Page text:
Some major publishers, like Condé Nast, have said they have no intention of letting subscribers access iPad apps for free. But plenty of subscription service providers do have such plans, including a growing number of pay-TV and other video service providers that are currently developing iPad apps. Thus, figuring out what the relationship is going to be going forward among Apple, service providers and the subscriber is going to be critical to a lot of business plans.   Read More »

VOD and pay-TV still locked and downloaded

TV Apps The quest to free pay-TV and VOD content from the set-top box is gathering force, but uncertainty over content rights is hampering efforts to translate that force into actual movement.

Verizon on Wednesday showed off its planned iPad app, called “What’s Hot,” which is meant to give Verizon FiOS subscribers access to their FiOS TV content on the Apple tablet. An Android version is said to be in the works, and a Chrome OS version for a yet unannounced Chrome-powered tablet is rumored to be in the works as well. Read More »

MPAA to Fifth Circuit: Now rehear this

Copyright The danger lurking in an opinion last month by the Fifth Circuit Court of Appeals in an otherwise obscure DMCA case has apparently landed hard on the radar of the major copyright groups. Last week, the MPAA, RIAA, ESA, BSA and SIIA filed a pair of amicus briefs, the latter four jointly, the MPAA on its own, urging a rehearing en banc, the likely prelude to an eventual Supreme Court petition for cert.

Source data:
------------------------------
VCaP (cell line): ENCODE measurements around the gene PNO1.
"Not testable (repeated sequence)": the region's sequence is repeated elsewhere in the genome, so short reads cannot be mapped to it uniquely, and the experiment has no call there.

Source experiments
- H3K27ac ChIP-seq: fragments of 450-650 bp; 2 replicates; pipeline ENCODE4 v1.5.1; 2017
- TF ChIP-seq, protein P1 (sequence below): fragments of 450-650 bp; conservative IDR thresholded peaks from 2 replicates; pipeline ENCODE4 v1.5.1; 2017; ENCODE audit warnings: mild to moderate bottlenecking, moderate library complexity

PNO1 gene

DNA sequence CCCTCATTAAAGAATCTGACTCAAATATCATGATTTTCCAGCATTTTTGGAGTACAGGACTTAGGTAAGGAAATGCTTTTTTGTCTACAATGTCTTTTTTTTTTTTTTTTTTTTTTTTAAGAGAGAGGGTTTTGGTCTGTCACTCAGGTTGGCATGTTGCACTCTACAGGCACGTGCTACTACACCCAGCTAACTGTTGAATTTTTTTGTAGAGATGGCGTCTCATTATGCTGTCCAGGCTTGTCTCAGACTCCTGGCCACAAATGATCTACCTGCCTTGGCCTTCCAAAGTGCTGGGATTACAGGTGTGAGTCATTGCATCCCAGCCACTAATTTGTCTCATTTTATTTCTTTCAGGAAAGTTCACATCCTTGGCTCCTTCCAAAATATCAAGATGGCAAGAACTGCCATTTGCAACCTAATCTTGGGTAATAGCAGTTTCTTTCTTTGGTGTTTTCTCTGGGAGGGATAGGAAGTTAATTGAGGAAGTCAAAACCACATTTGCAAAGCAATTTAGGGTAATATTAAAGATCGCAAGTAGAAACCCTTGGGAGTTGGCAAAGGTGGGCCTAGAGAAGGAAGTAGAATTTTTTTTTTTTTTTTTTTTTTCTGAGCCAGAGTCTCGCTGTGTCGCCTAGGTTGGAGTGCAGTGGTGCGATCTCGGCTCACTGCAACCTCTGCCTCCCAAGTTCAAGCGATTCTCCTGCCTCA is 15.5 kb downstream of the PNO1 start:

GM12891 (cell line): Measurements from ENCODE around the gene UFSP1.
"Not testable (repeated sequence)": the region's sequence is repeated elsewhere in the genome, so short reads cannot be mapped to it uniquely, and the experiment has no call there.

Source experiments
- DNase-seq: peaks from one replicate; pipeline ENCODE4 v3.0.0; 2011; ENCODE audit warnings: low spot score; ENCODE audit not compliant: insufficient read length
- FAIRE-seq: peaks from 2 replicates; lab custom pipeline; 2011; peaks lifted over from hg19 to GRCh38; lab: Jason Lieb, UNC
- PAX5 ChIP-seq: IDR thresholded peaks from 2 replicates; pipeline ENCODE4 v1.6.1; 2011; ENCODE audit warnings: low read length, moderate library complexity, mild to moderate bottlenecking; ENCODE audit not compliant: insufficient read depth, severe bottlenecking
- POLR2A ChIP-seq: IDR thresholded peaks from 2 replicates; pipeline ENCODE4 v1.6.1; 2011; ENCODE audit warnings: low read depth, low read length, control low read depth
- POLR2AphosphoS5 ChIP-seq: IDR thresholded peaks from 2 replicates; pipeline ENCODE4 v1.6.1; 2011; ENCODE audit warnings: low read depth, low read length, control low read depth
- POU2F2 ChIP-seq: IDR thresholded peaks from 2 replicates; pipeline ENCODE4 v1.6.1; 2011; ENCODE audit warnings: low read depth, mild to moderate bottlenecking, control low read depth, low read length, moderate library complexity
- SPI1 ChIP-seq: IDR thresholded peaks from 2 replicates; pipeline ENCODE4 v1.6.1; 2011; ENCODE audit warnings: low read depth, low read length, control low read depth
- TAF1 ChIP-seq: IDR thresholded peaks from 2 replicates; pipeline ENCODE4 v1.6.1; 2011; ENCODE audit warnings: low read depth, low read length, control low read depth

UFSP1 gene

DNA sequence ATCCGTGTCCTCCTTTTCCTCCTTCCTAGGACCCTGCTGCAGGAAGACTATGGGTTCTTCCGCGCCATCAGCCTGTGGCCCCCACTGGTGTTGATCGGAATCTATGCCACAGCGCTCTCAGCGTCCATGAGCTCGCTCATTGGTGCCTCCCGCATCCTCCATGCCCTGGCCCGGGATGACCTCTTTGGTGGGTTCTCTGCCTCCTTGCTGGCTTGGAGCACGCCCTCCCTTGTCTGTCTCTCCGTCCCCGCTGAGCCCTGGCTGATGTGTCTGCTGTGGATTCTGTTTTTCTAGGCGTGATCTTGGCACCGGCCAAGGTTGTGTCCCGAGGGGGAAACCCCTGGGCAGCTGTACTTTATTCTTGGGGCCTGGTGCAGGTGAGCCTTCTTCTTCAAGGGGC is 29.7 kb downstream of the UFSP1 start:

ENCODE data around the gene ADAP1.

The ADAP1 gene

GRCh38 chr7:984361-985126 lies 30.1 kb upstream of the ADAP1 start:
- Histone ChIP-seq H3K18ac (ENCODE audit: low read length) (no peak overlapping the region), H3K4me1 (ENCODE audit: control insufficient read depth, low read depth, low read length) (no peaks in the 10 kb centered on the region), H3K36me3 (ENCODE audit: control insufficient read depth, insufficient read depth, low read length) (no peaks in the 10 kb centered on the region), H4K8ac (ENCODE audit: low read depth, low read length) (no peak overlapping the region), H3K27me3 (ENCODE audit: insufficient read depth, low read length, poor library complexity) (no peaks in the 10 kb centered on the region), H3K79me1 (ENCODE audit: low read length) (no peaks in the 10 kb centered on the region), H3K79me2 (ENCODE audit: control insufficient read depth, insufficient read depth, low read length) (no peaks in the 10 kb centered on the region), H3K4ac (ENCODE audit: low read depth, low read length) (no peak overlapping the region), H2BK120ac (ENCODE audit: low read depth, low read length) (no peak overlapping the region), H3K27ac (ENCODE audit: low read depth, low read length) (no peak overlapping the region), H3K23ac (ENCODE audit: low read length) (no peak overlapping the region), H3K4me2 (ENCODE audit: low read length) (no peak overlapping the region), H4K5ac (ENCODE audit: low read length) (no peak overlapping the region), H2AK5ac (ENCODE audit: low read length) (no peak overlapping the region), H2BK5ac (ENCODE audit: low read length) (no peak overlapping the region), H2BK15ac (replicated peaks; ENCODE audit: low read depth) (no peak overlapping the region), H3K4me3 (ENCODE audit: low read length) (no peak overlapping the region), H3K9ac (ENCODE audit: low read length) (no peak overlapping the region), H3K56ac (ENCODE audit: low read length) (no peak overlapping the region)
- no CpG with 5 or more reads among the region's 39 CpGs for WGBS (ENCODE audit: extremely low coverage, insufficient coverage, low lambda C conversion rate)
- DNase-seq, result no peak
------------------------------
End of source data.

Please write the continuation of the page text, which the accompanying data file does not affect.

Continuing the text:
The case, MGE UPS Systems v. Power Maintenance International (a company now owned by NBC Universal-parent GE), involved the use of a hardware security dongle to gain access to diagnostic software embedded in MGE’s uninterpretable power supply systems. PMI is a service company that performs maintenance on MGE’s systems on behalf of MGE customers. Somewhere along the way, PMI technicians obtained a working copy of the diagnostic software (from a source or sources unidentified), which they were able to use to service MGE systems without the use of the dongle. Read More »

Why HBO is no-go for Netflix

TV Everywhere No one should be terribly surprised by the “news” that Netflix is not in line for a deal with HBO to match its recent deal with EPIX. HBO and EPIX are not at all similarly situated with respect to either online or on-cable distribution.